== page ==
Enthusiasm for Facebook shares comes despite questions about the company’s long-term money-making capabilities, particularly after it reported a quarter-to-quarter revenue slide in April.
Others warn that the price tag, equivalent to over 100 times historical earnings vs. Apple Inc.’s 14 times and Google Inc.’s 19 times, makes Facebook a risky bet.
“I think they’ll make money — it will just take them a little bit longer because they’re pioneering new ways for advertisers to reach customers,” said Walter Price, a portfolio manager at RCM Capital Management. “It’s not like there’s a simple formula. They have to try different things.”
“It shouldn’t be a surprise to people that the growth rate is going to moderate over the next couple of years,” he said, adding that he expects the stock to trade at around $42 on Friday, which would be an 11 percent gain.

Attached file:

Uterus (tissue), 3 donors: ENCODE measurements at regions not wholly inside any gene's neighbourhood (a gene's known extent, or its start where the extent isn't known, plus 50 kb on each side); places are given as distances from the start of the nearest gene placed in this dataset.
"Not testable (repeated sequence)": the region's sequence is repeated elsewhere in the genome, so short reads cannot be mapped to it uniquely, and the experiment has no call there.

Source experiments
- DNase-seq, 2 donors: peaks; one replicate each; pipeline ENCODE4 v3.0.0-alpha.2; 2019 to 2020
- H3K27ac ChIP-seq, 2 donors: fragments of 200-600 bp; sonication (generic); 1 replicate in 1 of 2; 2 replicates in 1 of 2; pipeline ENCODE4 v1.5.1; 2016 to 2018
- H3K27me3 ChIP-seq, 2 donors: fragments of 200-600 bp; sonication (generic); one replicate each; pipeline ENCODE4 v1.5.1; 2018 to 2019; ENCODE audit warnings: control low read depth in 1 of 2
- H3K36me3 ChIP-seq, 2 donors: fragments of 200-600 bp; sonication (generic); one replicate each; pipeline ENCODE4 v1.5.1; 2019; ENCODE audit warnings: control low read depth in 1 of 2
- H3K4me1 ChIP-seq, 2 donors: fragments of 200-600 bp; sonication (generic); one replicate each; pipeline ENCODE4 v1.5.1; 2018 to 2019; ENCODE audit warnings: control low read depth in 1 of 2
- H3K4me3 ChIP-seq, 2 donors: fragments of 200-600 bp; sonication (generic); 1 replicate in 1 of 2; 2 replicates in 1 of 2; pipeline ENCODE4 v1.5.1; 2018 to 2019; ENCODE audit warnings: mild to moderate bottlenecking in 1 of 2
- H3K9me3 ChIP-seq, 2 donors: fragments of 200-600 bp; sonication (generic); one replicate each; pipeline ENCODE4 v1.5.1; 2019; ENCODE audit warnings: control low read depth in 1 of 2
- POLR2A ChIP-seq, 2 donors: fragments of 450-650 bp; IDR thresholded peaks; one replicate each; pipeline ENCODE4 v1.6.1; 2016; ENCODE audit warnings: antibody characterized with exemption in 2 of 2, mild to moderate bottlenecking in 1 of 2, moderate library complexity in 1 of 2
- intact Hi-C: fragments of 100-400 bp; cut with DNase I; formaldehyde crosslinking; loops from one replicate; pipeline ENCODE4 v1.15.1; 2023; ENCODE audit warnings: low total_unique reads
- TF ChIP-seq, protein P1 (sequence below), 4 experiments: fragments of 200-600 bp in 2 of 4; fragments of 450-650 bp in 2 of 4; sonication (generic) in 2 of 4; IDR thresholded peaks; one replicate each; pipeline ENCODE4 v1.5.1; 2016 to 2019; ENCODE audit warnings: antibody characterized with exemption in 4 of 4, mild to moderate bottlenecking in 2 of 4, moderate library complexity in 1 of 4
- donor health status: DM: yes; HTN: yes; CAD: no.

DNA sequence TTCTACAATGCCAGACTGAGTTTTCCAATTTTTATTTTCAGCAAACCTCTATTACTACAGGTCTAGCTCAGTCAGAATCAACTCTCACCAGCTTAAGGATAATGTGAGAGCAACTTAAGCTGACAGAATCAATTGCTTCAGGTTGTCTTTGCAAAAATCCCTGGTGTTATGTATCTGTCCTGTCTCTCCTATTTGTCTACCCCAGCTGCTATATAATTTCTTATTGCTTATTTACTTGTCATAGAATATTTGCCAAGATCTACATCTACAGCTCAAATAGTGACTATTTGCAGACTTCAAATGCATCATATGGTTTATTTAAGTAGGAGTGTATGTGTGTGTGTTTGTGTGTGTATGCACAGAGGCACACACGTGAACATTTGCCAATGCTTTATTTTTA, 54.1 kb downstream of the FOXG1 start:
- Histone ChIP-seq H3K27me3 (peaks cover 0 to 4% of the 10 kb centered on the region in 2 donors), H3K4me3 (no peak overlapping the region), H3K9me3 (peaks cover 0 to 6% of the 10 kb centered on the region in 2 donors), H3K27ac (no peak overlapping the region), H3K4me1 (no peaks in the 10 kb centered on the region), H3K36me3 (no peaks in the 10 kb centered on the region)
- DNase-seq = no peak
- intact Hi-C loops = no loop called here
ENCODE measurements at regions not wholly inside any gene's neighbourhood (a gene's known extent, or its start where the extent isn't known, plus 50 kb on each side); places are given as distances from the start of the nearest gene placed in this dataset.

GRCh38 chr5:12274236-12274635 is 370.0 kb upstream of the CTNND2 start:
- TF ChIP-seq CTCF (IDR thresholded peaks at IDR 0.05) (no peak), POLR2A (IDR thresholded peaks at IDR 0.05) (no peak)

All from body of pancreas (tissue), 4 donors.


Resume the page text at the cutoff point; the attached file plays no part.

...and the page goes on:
HAVES, AND HAVE-NOTS
Wall Street’s top brokerages fought tooth-and-nail to ensure their wealthiest and most reliable clients got a slice of the IPO. Those with big accounts and a long history as customers likely got first dibs, and would-be buyers who had no such ties were lucky to get any, industry sources said.
A Morgan Stanley Smith Barney adviser based in the northeast said he saw internal figures that showed the firm had more than 60,000 orders for the IPO from 6,600 brokers in over 570 offices — eclipsing a more typical 500 brokers in 300 offices.
The brokerage arm of Morgan Stanley — the lead underwriter on the IPO and therefore expected to get the most shares — initially capped the number each retail client account could receive to 500 shares, which was lower than Bank of America Merrill Lynch’s ceiling of 2,000 shares.